As we know that data augmentation and transformation help in making a model well trained and perform accurately on the data. This framework also provides this facility where the Albumentations library helps in defining and executing transformations. There are various transformations provided in the framework. In this article, we are using the aug_tfms module for the transformation of the image which helps the model to get transformations like rotation, cropping, horizontal flips, and more.

Let’s define a function for transformation

train_trans = tfms.A.Adapter([*tfms.A.aug_tfms(size=384, presize=512), tfms.A.Normalize()])
valid_trans = tfms.A.Adapter([*tfms.A.resize_and_pad(384), tfms.A.Normalize()])

Using the function with data 

train_data = Dataset(train, train_tfms)
valid_data = Dataset(valid, valid_tfms)

Let’s visualize the data after augmentation is performed.

vis = [train_data[1] for _ in range(8)]
print("training  data")
show_samples(vis, ncols=4)

Output:

training  data

vis = [valid_data[1] for _ in range(8)]
print("validation data")
show_samples(vis, ncols=4)

Output:

validation data

Model Building

 Before training a model we are required to instantiate the model variable. Make the data according to the model and various procedures to follow before any modelling procedure. So let’s start with the pre modelling procedure. 

Pre-Modelling Procedures 

In order to build a model using the IceVision framework, we are required to select libraries, models, and backbones for the model. Also, it is mandatory for us to choose these all from the given options under the framework.

Here we are using the RetinaNet model with the backbone of   resnet50_fpn_1x. Which can be specified by using the following line of codes.

model_type = models.mmdet.retinanet
backbone = model_type.backbones.resnet50_fpn_1x(pretrained=True)

Now we can instantiate the model using the following lines of code.  

model = model_type.model(backbone=backbone(pretrained=True), num_classes=len(parser.class_map), **extra_args) 

Since we have various options of models and backbone we are required to make the data according to the model. Till now we have seen how we can call the data and make changes on the data. For editing data according to the model, the framework provides the facility of data loaders using which, we can make changes on the data for modelling purposes.

# Data Loaders
train_load = model_type.train_dl(train_data, batch_size=8, num_workers=4, shuffle=True)
valid_load = model_type.valid_dl(valid_data, batch_size=8, num_workers=4, shuffle=False)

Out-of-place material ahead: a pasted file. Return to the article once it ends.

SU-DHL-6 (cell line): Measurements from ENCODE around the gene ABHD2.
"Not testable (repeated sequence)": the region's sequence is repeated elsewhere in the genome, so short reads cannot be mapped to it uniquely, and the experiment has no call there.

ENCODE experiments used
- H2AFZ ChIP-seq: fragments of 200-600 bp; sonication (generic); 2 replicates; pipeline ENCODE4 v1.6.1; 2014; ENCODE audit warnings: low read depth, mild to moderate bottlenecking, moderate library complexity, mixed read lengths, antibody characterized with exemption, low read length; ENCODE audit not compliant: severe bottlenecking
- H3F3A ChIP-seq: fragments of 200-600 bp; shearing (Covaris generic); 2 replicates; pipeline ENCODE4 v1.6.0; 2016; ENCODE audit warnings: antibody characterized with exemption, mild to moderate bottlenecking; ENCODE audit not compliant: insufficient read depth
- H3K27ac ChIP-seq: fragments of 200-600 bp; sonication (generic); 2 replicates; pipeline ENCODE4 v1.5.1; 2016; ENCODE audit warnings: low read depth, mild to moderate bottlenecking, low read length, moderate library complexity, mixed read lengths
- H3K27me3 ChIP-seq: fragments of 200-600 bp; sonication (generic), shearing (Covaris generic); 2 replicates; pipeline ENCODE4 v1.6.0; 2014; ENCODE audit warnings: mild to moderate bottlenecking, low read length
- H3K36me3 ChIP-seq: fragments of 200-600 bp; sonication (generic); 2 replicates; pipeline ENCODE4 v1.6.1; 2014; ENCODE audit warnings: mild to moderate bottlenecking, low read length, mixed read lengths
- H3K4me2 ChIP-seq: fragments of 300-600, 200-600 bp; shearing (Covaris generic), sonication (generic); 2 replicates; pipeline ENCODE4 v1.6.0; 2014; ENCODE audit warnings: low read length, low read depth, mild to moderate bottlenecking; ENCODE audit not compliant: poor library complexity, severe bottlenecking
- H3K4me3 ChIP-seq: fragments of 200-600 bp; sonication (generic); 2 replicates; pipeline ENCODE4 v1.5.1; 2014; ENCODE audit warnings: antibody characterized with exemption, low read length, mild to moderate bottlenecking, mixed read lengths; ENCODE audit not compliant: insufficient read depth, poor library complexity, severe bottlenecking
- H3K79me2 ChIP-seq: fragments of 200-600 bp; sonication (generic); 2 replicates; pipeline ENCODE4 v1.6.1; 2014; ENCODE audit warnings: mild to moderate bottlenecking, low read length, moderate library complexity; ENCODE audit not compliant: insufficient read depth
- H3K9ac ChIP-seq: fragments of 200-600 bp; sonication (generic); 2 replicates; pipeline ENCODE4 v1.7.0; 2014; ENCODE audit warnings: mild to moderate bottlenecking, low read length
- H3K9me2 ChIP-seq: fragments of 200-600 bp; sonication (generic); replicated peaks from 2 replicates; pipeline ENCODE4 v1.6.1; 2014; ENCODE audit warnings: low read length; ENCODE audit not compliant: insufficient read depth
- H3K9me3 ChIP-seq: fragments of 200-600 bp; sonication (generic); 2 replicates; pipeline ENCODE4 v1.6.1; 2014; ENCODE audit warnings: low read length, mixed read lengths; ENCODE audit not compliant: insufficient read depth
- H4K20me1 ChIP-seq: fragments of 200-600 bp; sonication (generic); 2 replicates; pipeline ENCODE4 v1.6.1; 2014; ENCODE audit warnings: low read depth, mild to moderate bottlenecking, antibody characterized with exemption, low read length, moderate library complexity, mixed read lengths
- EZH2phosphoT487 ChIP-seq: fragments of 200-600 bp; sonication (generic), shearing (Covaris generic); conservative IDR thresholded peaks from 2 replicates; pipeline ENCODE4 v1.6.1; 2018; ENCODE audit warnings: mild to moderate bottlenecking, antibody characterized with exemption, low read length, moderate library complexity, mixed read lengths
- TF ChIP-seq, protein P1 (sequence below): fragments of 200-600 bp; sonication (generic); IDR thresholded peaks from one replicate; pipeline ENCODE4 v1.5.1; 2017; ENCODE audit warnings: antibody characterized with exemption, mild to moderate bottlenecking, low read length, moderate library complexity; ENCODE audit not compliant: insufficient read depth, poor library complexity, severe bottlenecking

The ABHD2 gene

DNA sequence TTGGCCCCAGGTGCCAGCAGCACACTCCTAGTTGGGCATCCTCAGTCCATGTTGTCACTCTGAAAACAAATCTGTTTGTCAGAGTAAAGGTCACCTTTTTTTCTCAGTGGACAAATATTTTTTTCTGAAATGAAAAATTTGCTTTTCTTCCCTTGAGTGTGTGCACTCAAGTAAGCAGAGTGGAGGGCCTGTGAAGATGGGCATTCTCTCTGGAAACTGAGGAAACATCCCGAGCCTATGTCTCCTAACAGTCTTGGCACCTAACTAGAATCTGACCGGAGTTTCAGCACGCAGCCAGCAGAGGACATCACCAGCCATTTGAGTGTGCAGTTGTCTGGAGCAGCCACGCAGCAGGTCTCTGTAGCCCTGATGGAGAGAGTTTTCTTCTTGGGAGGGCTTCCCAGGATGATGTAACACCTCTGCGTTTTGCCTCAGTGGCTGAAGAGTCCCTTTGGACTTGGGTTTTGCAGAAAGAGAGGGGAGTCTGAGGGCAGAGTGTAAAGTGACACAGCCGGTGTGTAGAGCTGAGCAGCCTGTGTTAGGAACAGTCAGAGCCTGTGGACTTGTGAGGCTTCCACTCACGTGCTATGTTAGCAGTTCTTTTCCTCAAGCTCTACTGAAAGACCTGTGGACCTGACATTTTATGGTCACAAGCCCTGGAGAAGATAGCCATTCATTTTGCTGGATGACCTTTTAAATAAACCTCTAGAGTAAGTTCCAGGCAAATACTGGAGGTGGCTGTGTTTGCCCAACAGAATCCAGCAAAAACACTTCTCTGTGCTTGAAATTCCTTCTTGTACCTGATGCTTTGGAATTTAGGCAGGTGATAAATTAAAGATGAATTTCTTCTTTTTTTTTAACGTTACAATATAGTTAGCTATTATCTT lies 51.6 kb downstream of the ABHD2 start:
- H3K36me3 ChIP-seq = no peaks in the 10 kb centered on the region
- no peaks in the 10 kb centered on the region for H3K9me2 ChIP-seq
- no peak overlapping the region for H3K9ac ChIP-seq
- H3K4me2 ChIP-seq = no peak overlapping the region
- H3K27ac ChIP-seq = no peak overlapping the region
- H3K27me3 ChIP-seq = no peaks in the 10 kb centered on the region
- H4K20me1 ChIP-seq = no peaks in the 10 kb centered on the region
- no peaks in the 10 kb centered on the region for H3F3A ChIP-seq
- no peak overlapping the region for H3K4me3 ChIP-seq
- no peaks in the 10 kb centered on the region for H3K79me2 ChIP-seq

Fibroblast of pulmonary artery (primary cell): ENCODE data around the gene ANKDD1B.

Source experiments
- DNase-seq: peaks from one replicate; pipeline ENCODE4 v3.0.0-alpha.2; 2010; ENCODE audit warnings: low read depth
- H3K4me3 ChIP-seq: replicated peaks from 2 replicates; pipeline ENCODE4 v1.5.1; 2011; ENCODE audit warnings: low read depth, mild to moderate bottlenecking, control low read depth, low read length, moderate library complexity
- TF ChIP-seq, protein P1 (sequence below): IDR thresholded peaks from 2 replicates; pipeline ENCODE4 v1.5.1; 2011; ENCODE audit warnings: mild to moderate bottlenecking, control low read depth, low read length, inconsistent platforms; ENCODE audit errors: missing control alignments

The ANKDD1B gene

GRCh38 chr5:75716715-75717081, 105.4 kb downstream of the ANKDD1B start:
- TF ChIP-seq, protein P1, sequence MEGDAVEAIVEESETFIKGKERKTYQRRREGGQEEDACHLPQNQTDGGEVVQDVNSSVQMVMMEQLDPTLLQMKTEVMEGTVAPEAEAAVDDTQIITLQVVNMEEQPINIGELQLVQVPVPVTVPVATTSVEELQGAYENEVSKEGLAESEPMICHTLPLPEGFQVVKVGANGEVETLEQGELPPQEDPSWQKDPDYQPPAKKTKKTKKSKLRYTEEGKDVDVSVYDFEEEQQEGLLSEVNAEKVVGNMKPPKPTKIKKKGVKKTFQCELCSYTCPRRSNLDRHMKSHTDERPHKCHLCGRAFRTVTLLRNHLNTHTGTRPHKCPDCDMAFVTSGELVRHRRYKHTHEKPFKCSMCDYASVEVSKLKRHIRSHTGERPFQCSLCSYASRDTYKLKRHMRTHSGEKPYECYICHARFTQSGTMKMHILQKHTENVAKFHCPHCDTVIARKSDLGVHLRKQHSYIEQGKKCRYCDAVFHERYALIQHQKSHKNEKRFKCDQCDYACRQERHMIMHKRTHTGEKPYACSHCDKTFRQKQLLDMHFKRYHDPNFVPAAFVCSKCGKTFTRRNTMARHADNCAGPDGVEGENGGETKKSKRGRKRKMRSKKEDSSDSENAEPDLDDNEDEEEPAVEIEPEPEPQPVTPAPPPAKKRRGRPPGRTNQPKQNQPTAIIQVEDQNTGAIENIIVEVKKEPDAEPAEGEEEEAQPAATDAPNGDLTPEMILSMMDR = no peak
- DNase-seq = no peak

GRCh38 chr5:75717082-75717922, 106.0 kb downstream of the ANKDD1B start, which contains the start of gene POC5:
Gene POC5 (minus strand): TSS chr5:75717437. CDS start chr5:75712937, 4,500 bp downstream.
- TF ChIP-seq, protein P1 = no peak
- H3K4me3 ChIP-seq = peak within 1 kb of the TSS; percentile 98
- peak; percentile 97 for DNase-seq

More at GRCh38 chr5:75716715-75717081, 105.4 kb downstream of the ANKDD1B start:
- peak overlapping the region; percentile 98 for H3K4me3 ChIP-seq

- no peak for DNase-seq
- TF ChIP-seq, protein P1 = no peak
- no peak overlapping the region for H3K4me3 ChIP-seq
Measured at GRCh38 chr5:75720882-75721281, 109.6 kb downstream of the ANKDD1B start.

Let’s visualize the batch for validation in the loader.

model_type.show_batch(first(valid_load), ncols=4)

Output:

Now we can track the progress of the training using the FastAI and PyTorch lighting for which we can use the framework provided metric class. We are just required to instantiate a variable that can hold the metrics under it.

metrics = [COCOMetric(metric_type=COCOMetricType.bbox)]

Training 

Now the above-defined metrics can be used for training the model using the FastAI or PyTorch-lightning. Both will support the same metrics. 

Training using fastai

training = model_type.fastai.learner(dls=[train_load, valid_load], model=model, metrics=metrics)

Output:

Tuning the Model

training.fine_tune(20, 0.00158, freeze_epochs=1)

 Output:

The above-given output is some of the results from tunning of a model where the most optimal result is highlighted. In the tabular results, we have a measure of training and validation losses with the metrics which we have chosen to track the training. 

We can also train the model using the PyTorch Lightning. The procedure is almost same but the coding part for PyTorch lightening is different. We can use the following line of codes for training the model using the pytorch lightening:

class LightModel(model_type.lightning.ModelAdapter):
    def configure_optimizers(self):
        return Adam(self.parameters(), lr=1e-4)
light_model = LightModel(model, metrics=metrics)

We can instantiate the model using the following lines of codes:

trainer = pl.Trainer(max_epochs=5, gpus=1)
trainer.fit(light_model, train_load, valid_load)

Also, we can check the results using the following lines of codes:

model_type.show_results(model, valid_ds, detection_threshold=.5)

Output:

The above-given output is the final result of the process we used for object detection using the IceVision framework. We can see that it is working well. We can use it for our projects because it is an open-source framework.  

Final Words

In this article, we have seen an overview of the IceVision framework for object detection. Along with that, we have also seen how we can use models and data from the framework and how we can make a whole process work for the object detection task. I encourage users to follow the framework more and try to perform other tasks related to computer vision problems.

 References

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Yugesh Verma
Yugesh is a graduate in automobile engineering and worked as a data analyst intern. He completed several Data Science projects. He has a strong interest in Deep Learning and writing blogs on data science and machine learning.